Jesus came to work with me today and pulled up a folding chair next to my computer. He didn't say much as I spent the morning working on a music lesson for the kids later that day; in fact, he was so quiet that at times I forgot he was there. But then an old lady from the neighborhood came in needing help looking for a job, and Jesus jumped right out of his chair and joined the conversation. Again, he seemed to know this woman very well, as if they had been together just last week when she was at the hospital visiting her son who had just suffered a brain aneurysm.

Anyway, the three of us sat around my computer and filled out online job applications. Jesus gave the woman a hug when she left, and with that she said to me, "I'll be back next week."

Jesus came with Mr. Moore and I as we watered the newly-planted flower garden across the street. He was silent as he paced the lot that had once held homes and families- his own children. As he grabbed a watering can and moved methodically about the garden, I swear I heard him address each flower by name, as if somehow, the memory of what had once made that empty lot a home was being re-installed into the earth. When his can was empty, I saw him use his own tears. Funny, I thought, I had assumed they were just flowers. I didn't know they had names. Next time I'll remember that.

Jesus was with me at 2:32PM when the kids came exploding through the door. Most of them had met him, but only once or twice before, so they were still a bit shy. Only a few, like the two adopted girls and the boy whose mother is in prison, felt totally comfortable around him. Still, no matter, Jesus jumped right in and immediately display more love, patience, and authority than I have been trying to muster these past nine months. Must be nice, Jesus.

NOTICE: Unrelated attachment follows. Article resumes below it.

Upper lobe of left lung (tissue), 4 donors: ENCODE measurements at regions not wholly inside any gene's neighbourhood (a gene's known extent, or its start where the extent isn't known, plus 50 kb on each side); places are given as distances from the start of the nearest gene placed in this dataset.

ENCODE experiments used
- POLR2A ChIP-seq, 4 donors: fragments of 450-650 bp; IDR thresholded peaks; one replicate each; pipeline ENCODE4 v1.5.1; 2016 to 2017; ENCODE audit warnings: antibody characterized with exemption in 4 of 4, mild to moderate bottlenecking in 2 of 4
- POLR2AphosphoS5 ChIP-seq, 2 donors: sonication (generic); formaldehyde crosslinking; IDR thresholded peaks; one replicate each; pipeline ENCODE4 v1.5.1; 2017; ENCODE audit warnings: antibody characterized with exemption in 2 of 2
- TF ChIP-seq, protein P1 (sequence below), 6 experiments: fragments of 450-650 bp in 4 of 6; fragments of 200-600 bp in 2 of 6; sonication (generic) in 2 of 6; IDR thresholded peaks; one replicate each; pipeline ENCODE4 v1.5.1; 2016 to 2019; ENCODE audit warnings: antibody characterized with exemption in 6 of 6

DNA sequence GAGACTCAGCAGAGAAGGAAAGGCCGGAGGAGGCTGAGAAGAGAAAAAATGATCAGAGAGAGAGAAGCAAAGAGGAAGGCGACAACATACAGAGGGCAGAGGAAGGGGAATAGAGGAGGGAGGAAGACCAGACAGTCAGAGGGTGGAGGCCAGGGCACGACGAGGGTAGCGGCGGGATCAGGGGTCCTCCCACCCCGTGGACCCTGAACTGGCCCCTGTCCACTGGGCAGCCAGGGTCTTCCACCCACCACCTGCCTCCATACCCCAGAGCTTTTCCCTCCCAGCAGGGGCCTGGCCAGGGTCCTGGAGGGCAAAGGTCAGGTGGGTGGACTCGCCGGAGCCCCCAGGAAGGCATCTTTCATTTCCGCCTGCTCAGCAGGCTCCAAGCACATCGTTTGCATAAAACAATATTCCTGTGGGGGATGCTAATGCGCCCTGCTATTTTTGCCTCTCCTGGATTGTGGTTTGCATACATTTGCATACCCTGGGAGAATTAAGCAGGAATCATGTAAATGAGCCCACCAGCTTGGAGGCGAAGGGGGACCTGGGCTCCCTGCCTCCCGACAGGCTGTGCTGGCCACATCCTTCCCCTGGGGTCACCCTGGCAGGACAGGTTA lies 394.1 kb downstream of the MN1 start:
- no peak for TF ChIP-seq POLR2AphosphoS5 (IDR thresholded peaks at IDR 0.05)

He threw a football to a four year old and the kid caught. That kid never catches the balls I throw to him! He explained to a group of 4th-grade girls, without a single roll of the eyes or stomp of the foot, that "Even though you're 'just playing,' you should never hit or strike anyone, for any reason." And they all understood and accepted that.

The biggest help of all was when Jesus passed out the snacks so I could have more time to listen to this 1st grader read me his stories. He got through two stories because of that. Thanks, Jesus.

Jesus came to work with me today, and he and Ralph could not stop laughing as I conducted my music lesson. His smile was as wide as the parted sea as I demonstrated how to play a note on the recorder. Not one kid could play it correctly, but for some reason, every noise, buzz, and squeak sounded perfect. And when two seventh-graders asked me if I could teach them to play the guitar, I felt like I was made of gold. At the end of the lesson, I looked to the back of the classroom, and Jesus was still there. He had not once taken his eyes off me, and he was still smiling. This is the best part of my day.

Jesus could tell that I was tired, so he put the wind at my back as I rode my bike home. i didn't want him to go as we said goodbye on my front porch. I had much more to ask, show, and tell him about what I have seen and what I think about it. But I also wanted him to get back to his home, so he could tell his dad about this place, and about what he saw and what he thinks about it. Baltimore needs more people thinking about it. We all need more people thinking about us.

Jesus left me on my porch and floated up Guilford as the sun set. It was nice to have him here; I'll certainly have to invite him out to Phoenix once I get settled there.

Before he left, Jesus said, "Thank you, Scott, for being here when I cannot. I'll tell my Dad to give you more time, because it seems to me you have a lot more work to do."